Leveraging Wikidata for crowd curation

2016-04-12T11:54:25Z (GMT) by Andra Waagmeester
The process of creating, maintaining, updating, and integrating biological databases (biocuration) is, by all accounts, time and resource intensive. Because of this, many within the biocuration community are seeking help from the communities that they serve to extend the scope of what they can accomplish. In principle, such 'community curation' scales well with the rate of knowledge production in science, yet it has proven highly difficult to achieve. In fact, it is fair to say that most wiki-based projects have failed to generate a sufficient critical mass of contributors to make them effective. One approach that has proven successful is to leverage the very large, pre-existing editing community of Wikipedia. Up until now, Wikipedia has provided the means to gather contributions of unstructured, textual content (e.g. reviews of gene function), but it has offered no effective means of crowdsourcing the generation or verification of the structured data that is the principal interest of the biocuration community. With the recent introduction of Wikidata, this has changed. 
Wikidata is a new Semantic Web compatible database, operated by the MediaWiki foundation as a means to manage the links between articles on the 290+ different language Wikipedias and as a way to structure information content used within the articles. Yet it can be much more than a backend database for the Wikipedias. It is openly editable - by humans and machines - and can contain anything that is of interest. Here, we suggest that the biocuration community can use Wikidata as (1) an outreach channel, (2) a platform for data integration and (3) a centralized resource for community curation.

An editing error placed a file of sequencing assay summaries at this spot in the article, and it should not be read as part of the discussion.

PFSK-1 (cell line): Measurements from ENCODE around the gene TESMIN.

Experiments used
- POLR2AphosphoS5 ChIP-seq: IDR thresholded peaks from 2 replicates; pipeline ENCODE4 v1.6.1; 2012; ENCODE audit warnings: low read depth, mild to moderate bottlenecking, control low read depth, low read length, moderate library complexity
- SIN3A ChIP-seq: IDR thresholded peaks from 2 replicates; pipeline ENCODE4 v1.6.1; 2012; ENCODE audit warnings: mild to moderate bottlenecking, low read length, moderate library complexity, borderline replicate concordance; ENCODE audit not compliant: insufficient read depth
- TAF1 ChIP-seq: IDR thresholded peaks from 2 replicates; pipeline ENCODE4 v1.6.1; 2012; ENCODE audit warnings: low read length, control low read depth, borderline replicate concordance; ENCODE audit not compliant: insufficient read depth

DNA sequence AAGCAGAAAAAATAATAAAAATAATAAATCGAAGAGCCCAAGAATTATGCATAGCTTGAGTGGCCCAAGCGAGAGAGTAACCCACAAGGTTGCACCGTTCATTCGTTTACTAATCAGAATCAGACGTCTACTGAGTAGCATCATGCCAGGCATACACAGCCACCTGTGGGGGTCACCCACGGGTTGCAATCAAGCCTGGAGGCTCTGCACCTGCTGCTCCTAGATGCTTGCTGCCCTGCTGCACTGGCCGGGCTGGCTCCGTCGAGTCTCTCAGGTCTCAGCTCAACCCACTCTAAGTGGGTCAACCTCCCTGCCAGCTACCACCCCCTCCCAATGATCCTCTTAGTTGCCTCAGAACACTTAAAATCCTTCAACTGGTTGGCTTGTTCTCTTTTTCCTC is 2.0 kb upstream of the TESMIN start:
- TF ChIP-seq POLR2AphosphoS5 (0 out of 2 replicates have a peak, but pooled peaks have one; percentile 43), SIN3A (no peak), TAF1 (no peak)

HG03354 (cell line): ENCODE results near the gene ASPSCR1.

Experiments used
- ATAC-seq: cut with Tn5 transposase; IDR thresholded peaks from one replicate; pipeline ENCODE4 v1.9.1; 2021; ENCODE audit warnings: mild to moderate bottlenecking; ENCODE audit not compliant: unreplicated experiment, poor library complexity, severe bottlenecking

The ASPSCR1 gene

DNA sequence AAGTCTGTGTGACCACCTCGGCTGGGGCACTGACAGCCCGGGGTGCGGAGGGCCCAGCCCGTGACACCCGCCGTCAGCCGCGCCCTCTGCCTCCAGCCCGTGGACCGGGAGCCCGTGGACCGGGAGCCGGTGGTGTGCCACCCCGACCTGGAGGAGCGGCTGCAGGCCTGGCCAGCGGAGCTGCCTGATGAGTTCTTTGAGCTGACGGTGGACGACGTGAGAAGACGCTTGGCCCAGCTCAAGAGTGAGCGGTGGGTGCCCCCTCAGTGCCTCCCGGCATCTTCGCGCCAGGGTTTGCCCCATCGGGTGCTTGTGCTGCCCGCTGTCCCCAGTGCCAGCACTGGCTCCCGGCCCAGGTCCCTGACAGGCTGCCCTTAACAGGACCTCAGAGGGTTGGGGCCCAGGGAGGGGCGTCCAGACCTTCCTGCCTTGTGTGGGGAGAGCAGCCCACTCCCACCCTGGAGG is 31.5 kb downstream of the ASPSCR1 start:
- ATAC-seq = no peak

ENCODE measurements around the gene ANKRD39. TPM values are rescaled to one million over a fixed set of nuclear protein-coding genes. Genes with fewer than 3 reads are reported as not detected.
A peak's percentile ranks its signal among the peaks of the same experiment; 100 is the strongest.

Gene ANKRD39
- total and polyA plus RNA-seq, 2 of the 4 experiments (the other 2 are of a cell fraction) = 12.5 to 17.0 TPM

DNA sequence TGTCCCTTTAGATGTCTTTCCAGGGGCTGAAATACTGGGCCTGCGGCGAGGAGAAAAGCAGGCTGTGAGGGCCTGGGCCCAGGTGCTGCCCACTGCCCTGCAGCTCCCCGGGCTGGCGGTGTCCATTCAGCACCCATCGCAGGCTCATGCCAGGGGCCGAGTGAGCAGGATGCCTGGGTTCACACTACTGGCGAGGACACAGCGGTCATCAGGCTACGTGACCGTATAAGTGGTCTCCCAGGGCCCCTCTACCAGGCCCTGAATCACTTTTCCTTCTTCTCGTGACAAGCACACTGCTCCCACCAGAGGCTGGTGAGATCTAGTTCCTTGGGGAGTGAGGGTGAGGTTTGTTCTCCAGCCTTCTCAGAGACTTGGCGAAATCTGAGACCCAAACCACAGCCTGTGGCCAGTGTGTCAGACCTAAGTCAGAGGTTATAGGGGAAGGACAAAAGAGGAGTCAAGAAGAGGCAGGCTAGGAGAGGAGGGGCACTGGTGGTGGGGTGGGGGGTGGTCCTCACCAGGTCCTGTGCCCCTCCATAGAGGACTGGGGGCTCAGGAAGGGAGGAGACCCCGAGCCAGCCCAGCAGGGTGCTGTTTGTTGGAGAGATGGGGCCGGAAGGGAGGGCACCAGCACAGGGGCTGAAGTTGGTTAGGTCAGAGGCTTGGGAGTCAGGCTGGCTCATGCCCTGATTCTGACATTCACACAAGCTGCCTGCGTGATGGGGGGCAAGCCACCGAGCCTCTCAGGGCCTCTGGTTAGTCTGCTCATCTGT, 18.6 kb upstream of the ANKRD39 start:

Our group has initiated the process of integrating data about drugs, diseases, and genes from a variety of different authoritative resources directly in the (SPARQL-accessible) Wikidata knowledge base. In our efforts, scripts are developed and applied in close collaboration with curators. They run in frequent update cycles, where data is compared and updated. Input from Wikidata (i.e. disagreement with other sources or users) is in turn looped back to the curators. 
As a next step, we are looking for more systematic approaches to capture input from the Wikidata community (and through it the Wikipedia community) that can be fed back to the curators of the data sources that are being integrated. We look forward to work with more curation teams to develop mature and effective curation cycles, leveraging the full potential of both professional and amateur curators worldwide.



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